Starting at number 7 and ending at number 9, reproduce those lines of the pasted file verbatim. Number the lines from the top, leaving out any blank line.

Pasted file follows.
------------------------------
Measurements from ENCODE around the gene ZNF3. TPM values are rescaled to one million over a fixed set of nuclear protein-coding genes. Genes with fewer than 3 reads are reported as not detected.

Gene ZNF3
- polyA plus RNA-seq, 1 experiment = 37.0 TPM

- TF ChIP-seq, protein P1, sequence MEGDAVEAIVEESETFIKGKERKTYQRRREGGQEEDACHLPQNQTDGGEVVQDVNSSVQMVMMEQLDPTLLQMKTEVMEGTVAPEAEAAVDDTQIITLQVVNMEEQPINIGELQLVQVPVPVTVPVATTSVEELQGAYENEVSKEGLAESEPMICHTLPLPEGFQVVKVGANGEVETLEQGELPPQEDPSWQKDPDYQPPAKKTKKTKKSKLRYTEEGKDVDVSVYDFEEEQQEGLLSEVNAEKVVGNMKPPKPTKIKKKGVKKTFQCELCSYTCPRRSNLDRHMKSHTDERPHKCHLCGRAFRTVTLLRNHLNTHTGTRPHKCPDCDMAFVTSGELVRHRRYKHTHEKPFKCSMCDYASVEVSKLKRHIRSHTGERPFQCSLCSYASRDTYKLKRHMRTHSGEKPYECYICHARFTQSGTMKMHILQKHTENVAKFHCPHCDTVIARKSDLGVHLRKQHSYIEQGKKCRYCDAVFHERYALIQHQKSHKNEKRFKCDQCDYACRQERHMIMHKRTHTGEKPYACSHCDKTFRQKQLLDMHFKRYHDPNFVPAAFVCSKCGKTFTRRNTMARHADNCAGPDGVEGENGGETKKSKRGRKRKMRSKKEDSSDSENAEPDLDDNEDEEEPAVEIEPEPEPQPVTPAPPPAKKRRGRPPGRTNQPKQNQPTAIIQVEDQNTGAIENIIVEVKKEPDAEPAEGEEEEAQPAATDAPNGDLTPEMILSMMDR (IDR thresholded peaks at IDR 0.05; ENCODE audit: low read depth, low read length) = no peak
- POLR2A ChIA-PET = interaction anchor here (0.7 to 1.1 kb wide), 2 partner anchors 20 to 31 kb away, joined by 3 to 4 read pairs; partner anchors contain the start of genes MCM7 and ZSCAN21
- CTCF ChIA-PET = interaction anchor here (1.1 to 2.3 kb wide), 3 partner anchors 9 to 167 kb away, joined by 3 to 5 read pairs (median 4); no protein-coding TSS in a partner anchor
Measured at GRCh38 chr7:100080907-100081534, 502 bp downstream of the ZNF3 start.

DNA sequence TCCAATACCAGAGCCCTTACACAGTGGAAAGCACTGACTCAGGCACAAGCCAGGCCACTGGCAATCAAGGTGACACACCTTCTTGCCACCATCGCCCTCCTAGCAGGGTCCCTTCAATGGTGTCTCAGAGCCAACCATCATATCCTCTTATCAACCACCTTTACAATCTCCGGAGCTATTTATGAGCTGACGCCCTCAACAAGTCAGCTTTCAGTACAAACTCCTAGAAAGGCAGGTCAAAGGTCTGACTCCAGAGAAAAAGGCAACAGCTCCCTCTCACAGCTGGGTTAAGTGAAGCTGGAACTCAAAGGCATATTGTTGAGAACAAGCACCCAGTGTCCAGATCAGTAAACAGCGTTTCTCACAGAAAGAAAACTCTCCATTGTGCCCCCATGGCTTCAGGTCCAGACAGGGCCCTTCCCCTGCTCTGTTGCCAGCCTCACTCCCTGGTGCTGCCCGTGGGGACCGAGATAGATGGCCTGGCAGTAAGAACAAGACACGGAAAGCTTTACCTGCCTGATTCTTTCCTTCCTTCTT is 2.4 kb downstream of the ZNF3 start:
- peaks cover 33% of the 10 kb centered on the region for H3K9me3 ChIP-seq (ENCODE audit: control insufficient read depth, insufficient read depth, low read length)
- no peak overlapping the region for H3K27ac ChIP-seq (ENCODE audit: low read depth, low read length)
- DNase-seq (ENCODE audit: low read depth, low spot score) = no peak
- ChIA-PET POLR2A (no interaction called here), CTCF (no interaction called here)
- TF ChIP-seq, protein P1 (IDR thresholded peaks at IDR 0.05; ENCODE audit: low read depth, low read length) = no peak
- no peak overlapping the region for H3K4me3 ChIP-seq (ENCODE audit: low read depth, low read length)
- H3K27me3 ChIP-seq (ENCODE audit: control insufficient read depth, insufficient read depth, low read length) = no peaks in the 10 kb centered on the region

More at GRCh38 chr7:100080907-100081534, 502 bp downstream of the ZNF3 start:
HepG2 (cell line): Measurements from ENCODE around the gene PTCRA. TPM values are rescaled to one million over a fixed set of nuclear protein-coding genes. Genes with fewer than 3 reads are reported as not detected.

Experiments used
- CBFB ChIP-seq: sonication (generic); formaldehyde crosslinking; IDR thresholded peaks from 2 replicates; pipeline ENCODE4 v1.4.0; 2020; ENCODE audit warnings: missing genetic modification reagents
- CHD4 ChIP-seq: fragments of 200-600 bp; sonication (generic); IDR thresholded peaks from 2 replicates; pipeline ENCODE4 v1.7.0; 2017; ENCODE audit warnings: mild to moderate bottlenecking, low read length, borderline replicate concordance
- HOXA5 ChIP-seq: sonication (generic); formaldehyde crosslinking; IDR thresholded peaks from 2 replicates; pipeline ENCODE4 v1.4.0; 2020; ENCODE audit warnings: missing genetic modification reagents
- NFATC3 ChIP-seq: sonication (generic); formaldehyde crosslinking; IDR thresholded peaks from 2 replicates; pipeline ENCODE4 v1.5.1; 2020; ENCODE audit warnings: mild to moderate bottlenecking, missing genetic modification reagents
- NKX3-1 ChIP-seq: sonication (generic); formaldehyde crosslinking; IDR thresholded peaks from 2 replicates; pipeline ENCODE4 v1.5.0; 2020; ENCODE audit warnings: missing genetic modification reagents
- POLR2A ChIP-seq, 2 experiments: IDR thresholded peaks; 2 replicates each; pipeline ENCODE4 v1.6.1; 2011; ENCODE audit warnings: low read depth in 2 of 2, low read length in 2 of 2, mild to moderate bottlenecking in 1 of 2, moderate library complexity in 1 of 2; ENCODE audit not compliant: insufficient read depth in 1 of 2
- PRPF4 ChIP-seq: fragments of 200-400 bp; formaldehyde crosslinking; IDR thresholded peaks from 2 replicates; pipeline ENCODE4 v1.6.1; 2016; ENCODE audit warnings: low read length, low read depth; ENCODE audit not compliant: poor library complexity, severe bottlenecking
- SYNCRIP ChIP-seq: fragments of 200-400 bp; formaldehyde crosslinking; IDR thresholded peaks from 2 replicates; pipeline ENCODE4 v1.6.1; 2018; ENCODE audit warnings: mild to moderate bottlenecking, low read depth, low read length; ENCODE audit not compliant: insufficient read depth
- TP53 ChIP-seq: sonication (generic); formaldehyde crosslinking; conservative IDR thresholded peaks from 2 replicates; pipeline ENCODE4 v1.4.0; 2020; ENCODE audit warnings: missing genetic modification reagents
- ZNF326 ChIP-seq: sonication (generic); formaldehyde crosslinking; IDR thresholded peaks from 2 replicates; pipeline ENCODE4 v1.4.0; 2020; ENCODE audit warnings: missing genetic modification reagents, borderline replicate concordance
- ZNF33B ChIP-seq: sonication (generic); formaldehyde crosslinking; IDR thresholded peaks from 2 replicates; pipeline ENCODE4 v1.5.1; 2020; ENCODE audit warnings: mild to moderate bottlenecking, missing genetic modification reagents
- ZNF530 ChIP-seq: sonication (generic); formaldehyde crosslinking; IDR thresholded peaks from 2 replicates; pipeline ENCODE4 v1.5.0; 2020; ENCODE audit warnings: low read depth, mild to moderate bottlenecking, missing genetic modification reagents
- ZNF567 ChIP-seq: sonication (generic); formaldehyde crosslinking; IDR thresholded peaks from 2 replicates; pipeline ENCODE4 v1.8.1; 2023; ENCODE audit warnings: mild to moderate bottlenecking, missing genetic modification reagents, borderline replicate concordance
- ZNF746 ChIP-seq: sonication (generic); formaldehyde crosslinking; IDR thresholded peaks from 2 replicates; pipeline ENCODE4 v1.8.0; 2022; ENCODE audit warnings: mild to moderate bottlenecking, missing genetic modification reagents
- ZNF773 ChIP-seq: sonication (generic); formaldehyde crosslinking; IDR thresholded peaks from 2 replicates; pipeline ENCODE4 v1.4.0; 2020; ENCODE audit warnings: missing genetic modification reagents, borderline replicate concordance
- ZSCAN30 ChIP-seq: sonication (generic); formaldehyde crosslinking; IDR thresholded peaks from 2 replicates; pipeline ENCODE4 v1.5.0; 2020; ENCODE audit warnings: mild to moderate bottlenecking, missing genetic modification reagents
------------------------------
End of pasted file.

Measured at GRCh38 chr7:100080907-100081534, 502 bp downstream of the ZNF3 start.

DNA sequence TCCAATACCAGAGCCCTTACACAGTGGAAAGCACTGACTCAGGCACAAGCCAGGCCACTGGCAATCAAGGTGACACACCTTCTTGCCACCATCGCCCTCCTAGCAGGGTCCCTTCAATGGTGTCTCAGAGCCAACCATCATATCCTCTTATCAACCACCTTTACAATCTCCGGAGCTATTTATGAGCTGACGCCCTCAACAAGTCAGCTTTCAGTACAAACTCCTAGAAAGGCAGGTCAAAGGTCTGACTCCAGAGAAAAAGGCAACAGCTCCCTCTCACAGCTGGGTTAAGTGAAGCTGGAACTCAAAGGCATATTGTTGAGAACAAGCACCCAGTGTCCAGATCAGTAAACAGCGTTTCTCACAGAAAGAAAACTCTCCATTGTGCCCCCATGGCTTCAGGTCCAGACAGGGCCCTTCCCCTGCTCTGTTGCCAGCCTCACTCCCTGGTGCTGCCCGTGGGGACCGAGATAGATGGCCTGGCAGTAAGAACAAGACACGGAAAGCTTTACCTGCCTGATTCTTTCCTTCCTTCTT is 2.4 kb downstream of the ZNF3 start:
- peaks cover 33% of the 10 kb centered on the region for H3K9me3 ChIP-seq (ENCODE audit: control insufficient read depth, insufficient read depth, low read length)